Yeah sometimes it takes a good write up for me to like a puzzle. I really didn't get it until now, but I did just start looking at it after a good night at quizzo trivia, sooo...

Idk for some reason tues and wed stump me but thurs-sat don't as much. I would have liked ORWELLIAN to cross DOUBLE speaK

Anonymous 2:52 AM  


Crunchy

Moly Shu 4:14 AM  

"Drunk as hell but no throwin' up, halfway home and my pager's still blowin' up".
I skipped down to the revealer and put in tripLEDOUBLE cuz, well, that really is a basketball feat. Much more so than a DOUBLEDOUBLE. Couldn't make the initial downs work so had to change it. Hand up for never hearing of DOUBLE BiLL. Fairly easy, no other hang ups. Enjoyed GOLDENBOY and NOOGIE. Thx @AKravis for the write up and the Ice Cube video. I must agree, it was a good day.

Conrad 4:56 AM  

I interpreted DOUBLE_BILL as something a lawyer does.

Aketi 7:11 AM  
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evil doug 7:14 AM  

Only double-double that matters: In 'N' Out.

Aketi 7:18 AM  

@chefwen, I found a video clip that includes the piebald zorse and the baby zonkey that were my favorites as well as many other photos. So I'm subbing that in.

https://m.youtube.com/watch?v=bZVwILy1oSc

Like MULEs zebroids are mostly sterile, Who knew that stripes were dominant? At least when the pairing is a male zebra with a female horse, apparently the other combo is seldinm successful

I always thought that the OKAPIs frequently used in crossword puzzles look like a cross between a giraffe and a zebra.

AliasZ 7:30 AM  


I am seeing double and I'm not even drunk yet. A double dose of DOUBLE, and a double whammy of DOUBLE- phrases for no less than five double-word phrases, plus RAH RAH and YES YES. I'm also looking at you, ABBAS, ELLS, SSN and ESSES. Honestly, I think with today's puzzle, the "words that can be followed/preceded by X" theme can be surely retired. Actually, it should have been retired yesterday. It has been worn paper thin.

I so wanted DOUBLE CAR and DOUBLE WASH to be part of the theme, but DOUBLE THE and DOUBLE RESA didn't work too well. How about DOUBLE COAT and DOUBLE ROOMS? Or DOUBLE GOLDEN and DOUBLE BOY? Nah... Others: DOUBLE PLANE (biplane), DOUBLE EARED, DOUBLE NOOGIE, DOUBLE GAG, DOUBLE STRUTS, then DOUBLE-DEE-DOUBLE-TEE as in Alun HoDDinoTT (1929-2008), the Welsh composer.

I can understand ZEBRA + horse (both equine) but ZEBRA + monkey? No, no, no, no, no! MULES to the rescue: they are "honkeys" (horse/donkey) aren't they? Oh, a zonkey is ZEBRA + donkey, not monkey. Now I get it. Hunky-dory.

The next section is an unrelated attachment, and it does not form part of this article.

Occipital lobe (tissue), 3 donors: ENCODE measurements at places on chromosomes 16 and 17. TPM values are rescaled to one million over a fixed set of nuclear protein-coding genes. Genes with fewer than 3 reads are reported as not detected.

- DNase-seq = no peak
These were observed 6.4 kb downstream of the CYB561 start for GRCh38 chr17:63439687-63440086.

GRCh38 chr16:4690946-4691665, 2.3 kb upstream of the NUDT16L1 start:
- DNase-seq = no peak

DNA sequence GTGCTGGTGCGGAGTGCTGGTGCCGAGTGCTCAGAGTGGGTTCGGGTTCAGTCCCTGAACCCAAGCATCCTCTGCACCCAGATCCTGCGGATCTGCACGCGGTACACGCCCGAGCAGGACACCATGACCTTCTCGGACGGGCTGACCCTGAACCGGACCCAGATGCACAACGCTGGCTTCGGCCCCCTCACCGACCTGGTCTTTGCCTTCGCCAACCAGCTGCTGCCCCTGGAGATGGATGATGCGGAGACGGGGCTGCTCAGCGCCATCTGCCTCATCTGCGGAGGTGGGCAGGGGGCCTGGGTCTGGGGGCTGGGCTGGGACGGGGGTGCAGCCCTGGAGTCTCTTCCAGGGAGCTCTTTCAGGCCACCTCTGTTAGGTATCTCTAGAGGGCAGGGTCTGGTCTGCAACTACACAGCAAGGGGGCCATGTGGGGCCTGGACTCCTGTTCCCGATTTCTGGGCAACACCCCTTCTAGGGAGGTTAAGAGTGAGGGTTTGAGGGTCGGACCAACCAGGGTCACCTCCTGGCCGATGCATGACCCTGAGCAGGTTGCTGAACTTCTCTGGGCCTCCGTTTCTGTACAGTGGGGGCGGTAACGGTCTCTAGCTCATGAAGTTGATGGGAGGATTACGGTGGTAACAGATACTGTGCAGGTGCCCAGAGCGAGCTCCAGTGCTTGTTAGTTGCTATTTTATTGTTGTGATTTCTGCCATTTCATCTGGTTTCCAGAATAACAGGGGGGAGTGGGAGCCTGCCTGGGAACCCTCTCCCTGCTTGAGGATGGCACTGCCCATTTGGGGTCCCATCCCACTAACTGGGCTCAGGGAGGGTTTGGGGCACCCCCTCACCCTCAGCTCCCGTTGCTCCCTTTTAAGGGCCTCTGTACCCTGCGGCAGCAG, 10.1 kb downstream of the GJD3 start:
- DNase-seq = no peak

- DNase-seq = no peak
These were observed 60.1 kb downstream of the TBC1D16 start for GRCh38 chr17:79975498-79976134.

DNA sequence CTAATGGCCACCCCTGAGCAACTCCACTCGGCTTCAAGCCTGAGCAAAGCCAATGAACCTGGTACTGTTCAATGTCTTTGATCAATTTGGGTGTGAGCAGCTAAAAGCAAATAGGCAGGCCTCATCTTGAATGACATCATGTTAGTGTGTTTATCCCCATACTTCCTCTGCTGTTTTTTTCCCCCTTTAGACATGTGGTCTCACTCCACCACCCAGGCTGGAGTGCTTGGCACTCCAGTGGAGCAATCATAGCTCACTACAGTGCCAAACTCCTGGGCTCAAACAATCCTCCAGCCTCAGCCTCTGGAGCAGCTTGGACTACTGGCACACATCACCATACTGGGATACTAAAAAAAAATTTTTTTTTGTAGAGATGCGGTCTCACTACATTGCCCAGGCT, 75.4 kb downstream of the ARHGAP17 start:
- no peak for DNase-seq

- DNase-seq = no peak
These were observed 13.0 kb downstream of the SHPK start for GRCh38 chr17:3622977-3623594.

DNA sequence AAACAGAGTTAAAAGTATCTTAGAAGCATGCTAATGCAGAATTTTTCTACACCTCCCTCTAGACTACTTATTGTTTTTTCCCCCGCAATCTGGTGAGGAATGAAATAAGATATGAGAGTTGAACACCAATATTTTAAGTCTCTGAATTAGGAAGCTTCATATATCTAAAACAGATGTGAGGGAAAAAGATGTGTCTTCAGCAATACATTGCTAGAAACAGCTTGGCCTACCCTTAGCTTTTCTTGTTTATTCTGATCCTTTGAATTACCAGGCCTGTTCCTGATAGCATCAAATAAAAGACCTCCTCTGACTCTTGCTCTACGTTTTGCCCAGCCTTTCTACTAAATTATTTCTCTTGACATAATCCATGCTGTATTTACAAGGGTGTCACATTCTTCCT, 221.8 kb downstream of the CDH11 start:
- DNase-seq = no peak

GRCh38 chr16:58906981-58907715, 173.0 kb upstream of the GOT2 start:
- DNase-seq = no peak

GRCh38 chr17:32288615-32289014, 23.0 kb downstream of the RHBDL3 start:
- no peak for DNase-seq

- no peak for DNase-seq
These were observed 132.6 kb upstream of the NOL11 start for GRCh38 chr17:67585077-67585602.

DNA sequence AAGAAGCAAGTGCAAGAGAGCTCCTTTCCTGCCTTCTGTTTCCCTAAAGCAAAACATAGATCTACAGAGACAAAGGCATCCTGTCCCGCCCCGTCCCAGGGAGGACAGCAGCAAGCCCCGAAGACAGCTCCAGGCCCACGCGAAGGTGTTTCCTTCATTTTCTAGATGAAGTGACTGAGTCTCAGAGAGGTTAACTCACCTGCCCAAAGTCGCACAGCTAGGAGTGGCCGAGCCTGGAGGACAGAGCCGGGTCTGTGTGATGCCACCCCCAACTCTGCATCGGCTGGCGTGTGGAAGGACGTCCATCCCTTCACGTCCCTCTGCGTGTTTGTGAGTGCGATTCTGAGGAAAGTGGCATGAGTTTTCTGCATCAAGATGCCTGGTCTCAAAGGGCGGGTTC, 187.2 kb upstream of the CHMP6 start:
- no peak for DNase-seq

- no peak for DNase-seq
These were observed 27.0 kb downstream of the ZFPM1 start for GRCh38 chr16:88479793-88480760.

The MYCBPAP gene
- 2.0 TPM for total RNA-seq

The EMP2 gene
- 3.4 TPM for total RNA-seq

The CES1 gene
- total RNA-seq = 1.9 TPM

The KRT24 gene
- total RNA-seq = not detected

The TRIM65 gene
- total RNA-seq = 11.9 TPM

CROSS TALK (not "cranky speech") in my world is a technical term for a type of audio distortion caused by unwanted bleed-through between the left and right channels of a stereo signal, or interference between two adjacent, improperly shielded, cables or other electronic components carrying audio or video signals. It is a STANDARD term in electronic product specifications.

As themes go, this was not awful, in fact it had some pizzazz (two DOUBLE-ZEDS). But seriously, even Wednesdays deserve a cleverer theme than this. The fill was just a little TEE-DEE-ous. YAH, it was.

Billy C 7:36 AM  

As if @Barany weren't bad enough, now we have a guest poster plugging multiple crossword sites.

Mike D 7:42 AM  

@Steve J, you are now officially out of control.
1) Of course a line drive can be arc-less: often, they are often caught (or leave the park) while still on the way up.
2) Yes, the clue is referring to a SALAD bar, and of course the clue "makes no allusion" to that fact. Would you rather have "Restaurant dish that patrons may make themselves at a salad bar" as the clue for SALAD?
3) Your parsing of CAJUN is simply ridiculous.

Haiku Nerd 7:47 AM  

ZEBRA ASADA
STIGMA AT SEA GOLDEN BOY
GAG UNTIL ALTOID

Zeke 7:49 AM  

Agree with Mike D. (@Rocky Mountain Gigh): A line drive is often caught before it starts to descend. Hence, no ARC.

Z 7:57 AM  

I did not know that 7 was half of 13. I do know that calling attention to the weaknesses of one's creations is rarely a good idea.

@Mike D - Even a caught line drive has some sort of arc. You know, physics.

@WW - Rex used to engage the commentariat much more, but I assume he has a life and having a couple hundred people to tend to would be too much. It's pretty amazing that this blog is in year 9 and he hasn't missed a puzzle.

@Billy C. - So predictable.

Felt Tuesdayish to me. I understand that newer solvers will still like this sort of theme, but no real "aha" moment for me with this theme type.